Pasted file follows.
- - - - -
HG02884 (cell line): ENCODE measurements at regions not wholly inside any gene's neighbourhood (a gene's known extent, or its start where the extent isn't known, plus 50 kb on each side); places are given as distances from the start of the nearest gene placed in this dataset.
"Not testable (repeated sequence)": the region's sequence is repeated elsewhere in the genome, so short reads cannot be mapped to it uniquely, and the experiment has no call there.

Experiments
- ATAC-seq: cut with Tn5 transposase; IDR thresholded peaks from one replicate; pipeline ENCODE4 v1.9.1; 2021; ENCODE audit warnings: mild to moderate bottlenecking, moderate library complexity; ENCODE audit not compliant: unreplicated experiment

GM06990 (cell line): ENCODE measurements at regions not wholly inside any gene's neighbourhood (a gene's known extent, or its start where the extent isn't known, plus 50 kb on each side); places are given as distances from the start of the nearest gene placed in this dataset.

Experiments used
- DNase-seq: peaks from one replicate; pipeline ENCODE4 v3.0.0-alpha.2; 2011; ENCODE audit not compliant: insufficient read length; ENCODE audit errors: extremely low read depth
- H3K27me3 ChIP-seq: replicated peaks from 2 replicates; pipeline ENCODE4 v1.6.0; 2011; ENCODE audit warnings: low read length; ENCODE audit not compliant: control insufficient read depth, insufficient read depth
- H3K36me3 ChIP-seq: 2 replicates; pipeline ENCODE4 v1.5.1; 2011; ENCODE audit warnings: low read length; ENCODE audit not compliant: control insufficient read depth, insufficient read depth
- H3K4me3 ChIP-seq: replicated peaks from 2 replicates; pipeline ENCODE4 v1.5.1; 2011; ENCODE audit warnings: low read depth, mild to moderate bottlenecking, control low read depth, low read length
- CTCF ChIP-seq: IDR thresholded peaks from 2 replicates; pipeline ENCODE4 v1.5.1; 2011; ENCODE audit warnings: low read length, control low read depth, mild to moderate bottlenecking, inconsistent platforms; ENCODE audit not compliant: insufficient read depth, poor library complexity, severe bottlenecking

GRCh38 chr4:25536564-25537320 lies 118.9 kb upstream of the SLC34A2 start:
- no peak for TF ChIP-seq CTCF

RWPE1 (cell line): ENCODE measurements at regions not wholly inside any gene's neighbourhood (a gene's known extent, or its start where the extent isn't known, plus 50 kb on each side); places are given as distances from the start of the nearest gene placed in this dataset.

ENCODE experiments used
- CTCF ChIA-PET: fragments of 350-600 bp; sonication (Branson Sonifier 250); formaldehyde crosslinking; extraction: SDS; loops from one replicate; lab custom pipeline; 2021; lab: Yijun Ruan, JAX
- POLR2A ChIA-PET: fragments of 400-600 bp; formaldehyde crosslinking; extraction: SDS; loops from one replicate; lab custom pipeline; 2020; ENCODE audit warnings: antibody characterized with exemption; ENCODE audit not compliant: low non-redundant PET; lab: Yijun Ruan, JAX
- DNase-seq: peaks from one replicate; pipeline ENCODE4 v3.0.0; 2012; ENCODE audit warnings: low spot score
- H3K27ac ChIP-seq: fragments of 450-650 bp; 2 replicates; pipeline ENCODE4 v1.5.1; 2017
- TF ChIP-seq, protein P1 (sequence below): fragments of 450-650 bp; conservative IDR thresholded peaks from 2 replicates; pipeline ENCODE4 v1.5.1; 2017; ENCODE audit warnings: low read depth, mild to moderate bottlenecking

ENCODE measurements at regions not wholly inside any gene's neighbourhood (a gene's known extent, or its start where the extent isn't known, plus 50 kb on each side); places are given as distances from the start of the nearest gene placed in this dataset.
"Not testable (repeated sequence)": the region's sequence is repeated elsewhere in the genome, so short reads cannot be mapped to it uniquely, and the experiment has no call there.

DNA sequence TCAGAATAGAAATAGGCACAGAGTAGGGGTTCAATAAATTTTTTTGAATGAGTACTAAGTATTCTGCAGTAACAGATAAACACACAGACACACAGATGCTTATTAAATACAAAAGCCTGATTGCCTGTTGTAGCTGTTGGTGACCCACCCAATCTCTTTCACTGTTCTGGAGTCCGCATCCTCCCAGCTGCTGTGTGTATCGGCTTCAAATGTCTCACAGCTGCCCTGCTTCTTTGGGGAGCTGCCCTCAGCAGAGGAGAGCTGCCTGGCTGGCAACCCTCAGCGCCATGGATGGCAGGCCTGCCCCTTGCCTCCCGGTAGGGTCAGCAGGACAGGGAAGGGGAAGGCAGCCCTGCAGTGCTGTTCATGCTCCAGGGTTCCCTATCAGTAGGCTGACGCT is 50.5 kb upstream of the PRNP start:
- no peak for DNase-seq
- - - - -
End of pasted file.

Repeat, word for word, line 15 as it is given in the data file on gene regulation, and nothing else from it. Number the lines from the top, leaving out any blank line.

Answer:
ENCODE experiments used